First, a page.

What Can You Expect as an Expat Living in China
Numerous locals will want to speak with you.
The Chinese people are famous for their friendliness and openness to strangers. As a result, there is typically a great deal of favoritism. In return for your patronage, you may get an invitation to a home for dinner, complimentary drinks at a bar, or special prices at a restaurant. In the smaller towns, where foreigners are more of a rarity, you may also expect to be approached by individuals who want to take pictures with you because of the particular reception you will get. Chinese people go to great lengths to show their interest in and eagerness to talk to visitors from other countries.
However, although some people may go out of their way to make you feel welcome, others may regard you like a mystery and label you a "wai guo ren" (meaning "foreigner" in Mandarin) or "lao wai" (meaning "foreigner" in Mandarin). If you're not fluent in Chinese, don't be surprised if locals still approach you to practice their English or strike up a conversation. It's funny when you first arrive, but after a while it becomes old.
However, keep in mind that this kind of conduct is only indicative of the curiosity with which people see visitors from other countries, and it is never malicious. When you're receptive to new experiences, you'll have remarkable conversations with interesting people. This is how many foreigners discover the warmth and generosity of the Chinese people, and it may lead to some awesome and unexpected events.
There will be a linguistic barrier that you must overcome.
The mention of "wai guo ren" leads us naturally to our next topic: communication difficulties. Not knowing Chinese may be a disadvantage in certain situations, but there are also many where it can be a benefit. You may first find it very inconvenient to order meals, arrange train or airplane tickets, or even go grocery shopping. It is quite improbable that you will be able to find your way around a hospital or a bank for the first time without the assistance of a native Chinese speaker. That's why it's important to have a support system of friends and even random acts of kindness to fall back on when you're just starting out and trying to figure things out.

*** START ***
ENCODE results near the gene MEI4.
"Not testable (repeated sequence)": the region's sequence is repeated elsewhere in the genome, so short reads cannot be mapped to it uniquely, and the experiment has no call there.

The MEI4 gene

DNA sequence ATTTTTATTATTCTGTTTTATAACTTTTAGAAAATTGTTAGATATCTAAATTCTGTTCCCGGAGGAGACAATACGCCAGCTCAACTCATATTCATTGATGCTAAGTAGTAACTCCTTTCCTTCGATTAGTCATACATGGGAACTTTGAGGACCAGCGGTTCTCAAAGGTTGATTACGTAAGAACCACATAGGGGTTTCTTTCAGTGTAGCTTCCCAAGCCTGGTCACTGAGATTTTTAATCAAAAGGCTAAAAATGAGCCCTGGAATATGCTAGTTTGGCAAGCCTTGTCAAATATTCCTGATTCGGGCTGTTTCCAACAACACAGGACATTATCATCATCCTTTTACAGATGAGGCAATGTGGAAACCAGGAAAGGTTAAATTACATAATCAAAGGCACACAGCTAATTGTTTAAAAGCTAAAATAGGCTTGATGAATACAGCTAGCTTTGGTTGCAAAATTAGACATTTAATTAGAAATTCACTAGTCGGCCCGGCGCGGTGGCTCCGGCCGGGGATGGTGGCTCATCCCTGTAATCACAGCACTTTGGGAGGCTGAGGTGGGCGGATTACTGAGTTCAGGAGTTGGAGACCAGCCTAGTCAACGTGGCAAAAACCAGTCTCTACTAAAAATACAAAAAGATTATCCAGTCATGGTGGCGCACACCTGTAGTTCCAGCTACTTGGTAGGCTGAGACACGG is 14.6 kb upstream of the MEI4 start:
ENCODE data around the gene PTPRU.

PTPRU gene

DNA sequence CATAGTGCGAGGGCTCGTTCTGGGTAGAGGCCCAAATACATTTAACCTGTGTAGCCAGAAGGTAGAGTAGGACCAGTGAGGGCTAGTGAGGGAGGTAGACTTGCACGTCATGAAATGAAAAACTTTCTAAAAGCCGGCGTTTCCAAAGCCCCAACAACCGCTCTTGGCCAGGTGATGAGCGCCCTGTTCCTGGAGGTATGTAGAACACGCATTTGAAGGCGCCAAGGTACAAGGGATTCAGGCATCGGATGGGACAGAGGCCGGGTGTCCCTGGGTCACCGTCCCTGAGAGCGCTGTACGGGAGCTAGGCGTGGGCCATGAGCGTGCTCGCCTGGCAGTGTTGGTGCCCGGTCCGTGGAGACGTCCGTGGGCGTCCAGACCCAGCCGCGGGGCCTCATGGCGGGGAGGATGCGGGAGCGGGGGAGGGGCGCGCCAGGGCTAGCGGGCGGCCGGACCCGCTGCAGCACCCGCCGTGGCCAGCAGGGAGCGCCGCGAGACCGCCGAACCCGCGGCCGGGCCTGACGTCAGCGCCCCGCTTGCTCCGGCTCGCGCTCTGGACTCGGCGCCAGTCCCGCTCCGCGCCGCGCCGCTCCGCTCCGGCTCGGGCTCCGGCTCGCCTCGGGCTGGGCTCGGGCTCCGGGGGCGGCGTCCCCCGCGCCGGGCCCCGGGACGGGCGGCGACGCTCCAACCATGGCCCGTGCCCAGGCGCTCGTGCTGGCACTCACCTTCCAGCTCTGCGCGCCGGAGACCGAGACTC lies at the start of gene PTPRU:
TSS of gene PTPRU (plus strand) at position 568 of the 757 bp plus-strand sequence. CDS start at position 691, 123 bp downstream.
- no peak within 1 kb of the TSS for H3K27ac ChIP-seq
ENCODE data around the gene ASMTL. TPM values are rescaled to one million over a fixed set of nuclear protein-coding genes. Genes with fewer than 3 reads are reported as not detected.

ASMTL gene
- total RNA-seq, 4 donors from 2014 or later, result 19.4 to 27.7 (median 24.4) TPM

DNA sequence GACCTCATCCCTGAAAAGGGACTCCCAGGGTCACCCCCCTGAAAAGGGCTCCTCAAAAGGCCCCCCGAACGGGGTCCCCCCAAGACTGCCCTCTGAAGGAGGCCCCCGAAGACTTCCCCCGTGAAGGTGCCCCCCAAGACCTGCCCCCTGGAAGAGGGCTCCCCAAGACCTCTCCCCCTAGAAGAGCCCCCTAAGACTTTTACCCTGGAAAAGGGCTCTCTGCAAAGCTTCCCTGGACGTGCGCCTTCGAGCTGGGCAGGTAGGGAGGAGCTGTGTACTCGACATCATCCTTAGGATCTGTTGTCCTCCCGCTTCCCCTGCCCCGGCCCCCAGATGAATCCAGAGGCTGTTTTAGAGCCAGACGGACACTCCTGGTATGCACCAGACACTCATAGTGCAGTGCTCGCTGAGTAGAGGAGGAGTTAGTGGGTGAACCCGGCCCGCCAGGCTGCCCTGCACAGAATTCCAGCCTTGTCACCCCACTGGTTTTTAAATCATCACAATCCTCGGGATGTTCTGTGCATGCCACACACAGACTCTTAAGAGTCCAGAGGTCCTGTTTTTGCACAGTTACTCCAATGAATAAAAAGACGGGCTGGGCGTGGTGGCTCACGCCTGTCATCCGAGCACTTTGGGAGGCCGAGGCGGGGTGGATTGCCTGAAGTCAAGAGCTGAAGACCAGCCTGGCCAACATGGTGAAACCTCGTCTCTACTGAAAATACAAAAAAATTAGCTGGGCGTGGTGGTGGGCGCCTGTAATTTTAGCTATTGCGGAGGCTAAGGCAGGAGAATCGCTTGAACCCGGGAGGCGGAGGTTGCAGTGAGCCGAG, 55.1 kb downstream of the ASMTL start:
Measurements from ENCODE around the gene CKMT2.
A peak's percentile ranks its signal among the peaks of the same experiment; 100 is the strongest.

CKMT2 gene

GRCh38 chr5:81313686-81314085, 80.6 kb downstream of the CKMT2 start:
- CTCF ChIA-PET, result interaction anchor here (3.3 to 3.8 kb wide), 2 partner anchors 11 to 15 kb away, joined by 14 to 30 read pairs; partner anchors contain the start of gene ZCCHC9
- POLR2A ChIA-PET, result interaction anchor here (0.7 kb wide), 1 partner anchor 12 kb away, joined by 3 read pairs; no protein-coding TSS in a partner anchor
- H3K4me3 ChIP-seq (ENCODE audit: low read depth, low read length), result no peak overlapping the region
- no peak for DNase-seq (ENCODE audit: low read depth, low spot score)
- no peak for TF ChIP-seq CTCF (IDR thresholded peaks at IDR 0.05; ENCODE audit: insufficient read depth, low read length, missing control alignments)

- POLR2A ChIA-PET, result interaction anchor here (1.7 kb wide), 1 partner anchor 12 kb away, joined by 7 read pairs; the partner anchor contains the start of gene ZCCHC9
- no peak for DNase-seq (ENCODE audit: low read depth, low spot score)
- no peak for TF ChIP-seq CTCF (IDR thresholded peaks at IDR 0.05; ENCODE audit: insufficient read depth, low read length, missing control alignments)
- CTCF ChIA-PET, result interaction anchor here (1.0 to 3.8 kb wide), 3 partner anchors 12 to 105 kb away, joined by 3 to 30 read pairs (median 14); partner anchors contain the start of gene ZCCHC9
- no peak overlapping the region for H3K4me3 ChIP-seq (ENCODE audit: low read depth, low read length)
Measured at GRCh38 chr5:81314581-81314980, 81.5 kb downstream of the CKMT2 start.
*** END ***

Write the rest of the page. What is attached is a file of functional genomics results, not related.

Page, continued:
Therefore, if you want to feel at home in China, you need study the language. A little amount may have a significant impact. But don't worry if you don't know any Chinese and have no intention of learning it; there are a variety of applications and technological tools available to help you feel more at ease and autonomous in your new environment. Now we may go on to the next essential fact about China.
Because China is such a technological powerhouse, everyday living in the country is remarkably hassle-free.
Because China is a global leader in technological innovation, its citizens enjoy a high standard of life and a wide range of modern conveniences. You need simply open WeChat, Meituan, and Taobao on your mobile device to experience this for yourself. You will be able to go about China with ease and confidence even if you don't know any Chinese using these resources.
You can pay your rent, top up your phone bill, purchase an airline ticket, shop, and even schedule medical appointments all using WeChat! You may use Meituan to order meals to your home or office, schedule a spa treatment, hail a cab, arrange for housekeeping, and even purchase tickets to Shanghai Disneyland. Taobao is China's largest online marketplace, where you can buy almost anything.
All of your shopping and payment needs may be met with only three apps: WeChat, Meituan, and Taobao. In addition, they are superior to their western counterparts in every way imaginable: payments made through WeChat Pay are processed more quickly and are more widely accepted than Apple Pay in the west; goods purchased on Taobao are less expensive and arrive more quickly than those purchased through Amazon; and meals delivered through Meituan are both more affordable and more convenient than those delivered through any western takeout app.